Wal-Mart went from retail juggernaut in the 1990s to stumbling giant a few years later. But now the Bentonville behemoth has regained its momentum and supermarkets need to take notice.
In its latest meeting with financial analysts, Wal-Mart executives demonstrated that the company's rebound is likely to have staying power. Not only is the retailer on target for this economy, it's increasingly well positioned for whatever comes next.
Among the strategies Wal-Mart outlined to analysts were smaller and more productive supercenter formats, accelerated store remodels, wider price gaps with conventional grocers, and a relaunch of the Great Value private label.
One modest positive for supermarkets was that Wal-Mart slightly downgraded the plan for new supercenter openings to a range of 125 to 140, compared to the previous projection of 140. But that doesn't fully soften the blow of Wal-Mart's more aggressive stance against competitors.
Meanwhile, as Wal-Mart pumps cap-ex dollars into remodels, some other food retailers may be forced to reduce store growth plans in light of a tight credit market.
Financial analysts I spoke to agree that Wal-Mart is on its game, although they don't all point to the same reasons. Gary Giblen, executive vice president at Goldsmith & Harris, New York, contends that Wal-Mart's focus on further separating its pricing from that of conventional grocers is the strategy that should most concern supermarkets. He said price-oriented retailers like Food Lion or Supervalu's Save-A-Lot have the most to lose.
Another analyst, Mark Wiltamuth, executive director at Morgan Stanley, New York, pointed to Wal-Mart's growing emphasis on private label as most important for supermarkets to track.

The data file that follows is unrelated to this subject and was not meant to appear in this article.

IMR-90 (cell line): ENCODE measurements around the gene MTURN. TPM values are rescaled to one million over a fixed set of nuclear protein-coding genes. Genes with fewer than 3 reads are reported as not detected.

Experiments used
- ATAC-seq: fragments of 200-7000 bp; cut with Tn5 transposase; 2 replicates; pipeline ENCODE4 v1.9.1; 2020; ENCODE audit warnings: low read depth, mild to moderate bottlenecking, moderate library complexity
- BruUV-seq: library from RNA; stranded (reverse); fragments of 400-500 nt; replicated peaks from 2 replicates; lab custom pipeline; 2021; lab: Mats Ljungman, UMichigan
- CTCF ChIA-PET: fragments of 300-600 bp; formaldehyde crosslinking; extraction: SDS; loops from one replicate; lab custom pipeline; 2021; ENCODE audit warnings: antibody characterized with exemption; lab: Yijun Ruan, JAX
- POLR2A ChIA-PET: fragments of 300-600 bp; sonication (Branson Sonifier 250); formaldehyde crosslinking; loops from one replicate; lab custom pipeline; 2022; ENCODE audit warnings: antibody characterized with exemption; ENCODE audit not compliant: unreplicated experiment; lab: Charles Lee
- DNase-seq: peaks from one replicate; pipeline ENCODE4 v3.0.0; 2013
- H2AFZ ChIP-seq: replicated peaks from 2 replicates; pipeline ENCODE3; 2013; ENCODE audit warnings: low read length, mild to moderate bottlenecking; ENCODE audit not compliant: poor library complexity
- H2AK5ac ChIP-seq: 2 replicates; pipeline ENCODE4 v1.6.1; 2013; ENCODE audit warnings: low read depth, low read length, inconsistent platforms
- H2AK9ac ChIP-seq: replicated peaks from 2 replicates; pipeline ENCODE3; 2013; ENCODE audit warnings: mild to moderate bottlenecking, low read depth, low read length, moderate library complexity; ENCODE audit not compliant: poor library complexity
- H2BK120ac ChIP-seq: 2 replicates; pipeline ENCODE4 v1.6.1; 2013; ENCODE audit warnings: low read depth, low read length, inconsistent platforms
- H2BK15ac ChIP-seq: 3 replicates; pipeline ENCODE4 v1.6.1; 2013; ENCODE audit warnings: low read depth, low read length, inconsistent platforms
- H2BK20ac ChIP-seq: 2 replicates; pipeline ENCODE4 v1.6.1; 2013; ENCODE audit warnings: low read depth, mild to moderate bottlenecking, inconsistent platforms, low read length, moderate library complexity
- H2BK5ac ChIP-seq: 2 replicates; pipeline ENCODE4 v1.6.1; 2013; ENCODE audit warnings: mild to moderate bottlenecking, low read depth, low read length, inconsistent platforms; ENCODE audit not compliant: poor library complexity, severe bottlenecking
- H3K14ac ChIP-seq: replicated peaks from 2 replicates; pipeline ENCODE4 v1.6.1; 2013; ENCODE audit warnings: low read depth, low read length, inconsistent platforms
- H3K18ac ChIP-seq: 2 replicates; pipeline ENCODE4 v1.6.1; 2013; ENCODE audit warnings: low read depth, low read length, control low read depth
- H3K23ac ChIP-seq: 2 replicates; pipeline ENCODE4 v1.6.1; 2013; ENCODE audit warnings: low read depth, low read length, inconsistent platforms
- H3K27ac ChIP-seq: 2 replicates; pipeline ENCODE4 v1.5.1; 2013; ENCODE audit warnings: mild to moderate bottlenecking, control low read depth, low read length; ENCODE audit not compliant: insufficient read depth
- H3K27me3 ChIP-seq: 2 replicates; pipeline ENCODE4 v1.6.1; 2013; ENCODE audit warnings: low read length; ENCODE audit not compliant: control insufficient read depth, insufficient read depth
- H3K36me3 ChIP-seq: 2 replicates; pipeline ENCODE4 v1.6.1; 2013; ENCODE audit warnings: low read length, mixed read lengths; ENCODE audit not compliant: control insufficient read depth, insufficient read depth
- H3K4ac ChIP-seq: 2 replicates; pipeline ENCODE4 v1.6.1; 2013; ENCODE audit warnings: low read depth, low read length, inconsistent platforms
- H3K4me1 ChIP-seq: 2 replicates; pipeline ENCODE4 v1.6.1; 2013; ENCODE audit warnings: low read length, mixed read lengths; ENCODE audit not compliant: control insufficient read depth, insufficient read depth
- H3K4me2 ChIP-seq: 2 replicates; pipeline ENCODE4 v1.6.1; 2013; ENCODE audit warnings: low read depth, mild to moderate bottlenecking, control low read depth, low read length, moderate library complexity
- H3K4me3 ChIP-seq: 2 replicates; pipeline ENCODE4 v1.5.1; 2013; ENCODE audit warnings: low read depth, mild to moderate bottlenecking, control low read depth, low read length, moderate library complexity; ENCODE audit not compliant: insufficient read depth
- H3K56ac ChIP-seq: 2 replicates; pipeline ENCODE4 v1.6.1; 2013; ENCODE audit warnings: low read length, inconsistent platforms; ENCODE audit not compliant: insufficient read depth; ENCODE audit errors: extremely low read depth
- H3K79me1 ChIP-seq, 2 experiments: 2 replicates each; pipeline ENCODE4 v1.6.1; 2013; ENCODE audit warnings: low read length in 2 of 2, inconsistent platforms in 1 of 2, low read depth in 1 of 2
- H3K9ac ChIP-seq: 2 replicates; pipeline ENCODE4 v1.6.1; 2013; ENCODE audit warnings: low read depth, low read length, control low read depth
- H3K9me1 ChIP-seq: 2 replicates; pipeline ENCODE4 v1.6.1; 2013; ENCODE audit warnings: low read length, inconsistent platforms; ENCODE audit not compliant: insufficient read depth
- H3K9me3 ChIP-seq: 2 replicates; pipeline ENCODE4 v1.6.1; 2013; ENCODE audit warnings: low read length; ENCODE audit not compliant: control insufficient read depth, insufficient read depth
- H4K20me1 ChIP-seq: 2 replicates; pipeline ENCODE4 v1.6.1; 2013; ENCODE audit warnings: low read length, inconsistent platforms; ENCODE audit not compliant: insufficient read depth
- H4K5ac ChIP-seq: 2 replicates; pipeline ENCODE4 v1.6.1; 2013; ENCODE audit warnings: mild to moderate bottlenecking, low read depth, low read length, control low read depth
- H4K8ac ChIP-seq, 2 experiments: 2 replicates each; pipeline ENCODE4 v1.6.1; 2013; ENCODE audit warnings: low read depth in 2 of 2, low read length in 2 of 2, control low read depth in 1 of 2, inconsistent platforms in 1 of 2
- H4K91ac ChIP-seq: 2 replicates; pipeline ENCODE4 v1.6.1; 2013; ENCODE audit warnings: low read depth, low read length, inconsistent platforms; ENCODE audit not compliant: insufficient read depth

“Private label is an effective weapon to combat Wal-Mart's offerings now,” said Wiltamuth. He said Kroger stands out among supermarket companies that have used private label to stay competitive with Wal-Mart's pricing, based on a Morgan Stanley study of a few months ago.
What other battle plans can supermarkets employ against Wal-Mart?
Targeted formats that aim at specific customer segments are another effective competitive approach. A&P is steering clear of middle-market positioning by differentiating its stores into classifications including fresh, discount and price-impact.
Localcan likewise be effective in competing with a national player like Wal-Mart. One of the latest examples of local positioning is a newly revamped branding approach by Giant-Landover, a unit of Ahold.
The supermarket arsenal for battling Wal-Mart might also include a robust loyalty program that enables customized offers for shoppers and clustering of stores.
You may have noticed that the above competitive solutions don't represent new magic bullets, but rather proven strategies that have yet to be maximized by supermarkets. There's no time like the present.